The pandemic has made online coursework more attractive for some students, while other students are still game to come into the classroom when the work day is through. And then there’s the issue of access—some people may not live near a program that fits the bill, while other people may have factors in their lives (young children, a spouse with a hefty travel schedule and demanding job, for example) that won’t allow the time commitment of a commute to class after work.
At Chicago Booth, some students travel into Chicago to attend class on the weekends, which adds additional costs, like flights or the use of accrued miles, to complete the degree. If you’re commuting locally, there’s still a bill associated with that, too, whether it means fuel costs or the price of public transportation to and from school each week.
Some programs, like Northwestern University’s Kellogg School of Management, offer additional coursework or immersions that come with a separate tuition bill. Northwestern’s weekend and evening MBA programs are technically part-time, yet offer students a chance to travel for a global immersion at various points throughout the year. Those types of international opportunities come with an extra cost of program fees beyond tuition (usually a few thousand dollars depending on the program), travel, cultural outings, housing and living expenses while abroad. If you’re working full time, you may also need to take time off to attend the immersion.
No matter the format, many top-ranked MBA programs will carry a total price tag of $60,000 on the affordable end to up to $200,000 for top tier programs. There are of course outliers; Boston University last year announced an online MBA program with a $24,000 price tag, while other schools offer add-on programs for study abroad and immersion curriculum to bolster industry experience that come with additional costs.
Depending on your goals for pursuing an MBA, having a fancy school on your resume may not matter—or it could be a priority for you. If you’re self-funding your MBA what you can afford in terms of tuition may be different, than if your company offers total or partial reimbursement for coursework to offset your out-of-pocket contribution, or if you’re able to land a fellowship to help cover tuition. Villanova University, for instance, offers a part-time MBA called the Flex Track MBA. Students there are able to apply for fellowships, which involve working for faculty 20 hours per week for up to four semesters, to receive full remission of tuition for up to 12 credits.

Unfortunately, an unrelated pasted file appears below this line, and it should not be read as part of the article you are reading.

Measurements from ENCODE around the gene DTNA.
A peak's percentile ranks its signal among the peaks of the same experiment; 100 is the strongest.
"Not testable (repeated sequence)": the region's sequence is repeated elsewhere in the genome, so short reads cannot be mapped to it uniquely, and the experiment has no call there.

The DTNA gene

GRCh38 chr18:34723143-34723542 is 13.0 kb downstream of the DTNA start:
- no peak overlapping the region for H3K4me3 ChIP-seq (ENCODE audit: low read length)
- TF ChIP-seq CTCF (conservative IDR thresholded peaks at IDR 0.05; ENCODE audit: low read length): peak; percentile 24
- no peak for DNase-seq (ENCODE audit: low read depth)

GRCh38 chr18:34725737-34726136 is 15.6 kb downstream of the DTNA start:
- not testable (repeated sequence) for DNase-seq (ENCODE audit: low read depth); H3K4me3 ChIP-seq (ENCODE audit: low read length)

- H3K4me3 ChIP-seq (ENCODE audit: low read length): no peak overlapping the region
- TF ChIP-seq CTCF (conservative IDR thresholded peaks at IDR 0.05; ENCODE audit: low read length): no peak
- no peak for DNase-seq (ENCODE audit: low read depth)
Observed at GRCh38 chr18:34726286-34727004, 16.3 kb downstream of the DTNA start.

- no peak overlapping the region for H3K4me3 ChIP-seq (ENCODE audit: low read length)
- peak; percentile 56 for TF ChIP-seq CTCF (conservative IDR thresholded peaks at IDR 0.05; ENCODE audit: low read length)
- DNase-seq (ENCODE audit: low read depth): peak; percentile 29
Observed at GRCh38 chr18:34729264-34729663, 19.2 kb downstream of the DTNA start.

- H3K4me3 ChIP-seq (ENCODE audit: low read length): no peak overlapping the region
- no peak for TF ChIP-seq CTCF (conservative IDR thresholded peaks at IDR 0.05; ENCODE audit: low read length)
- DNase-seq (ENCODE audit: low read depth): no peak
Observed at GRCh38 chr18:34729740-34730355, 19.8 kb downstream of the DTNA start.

At John Hopkins Carey, the way a student chooses to cover tuition usually informs how quickly they can move through the program, Green says. If your company covers a certain amount per quarter and you’re relying solely on that reimbursement, the degree may take more time than if you’re able to cover a few credits in addition. There are also scholarships to consider.
“We have a real commitment to scholarship in our programs,” says Green. “Every student is considered. We look at their prior academic record and 40% are offered some sort of scholarship funding. Last year we gave out more than 1 million for our Flex MBA.”
The school also offers endowed scholarships to enrolled students. Loans are, of course, a path to consider, too. It just depends on your salary and what you can and are willing to comfortably cover as your salary and career advances post-degree.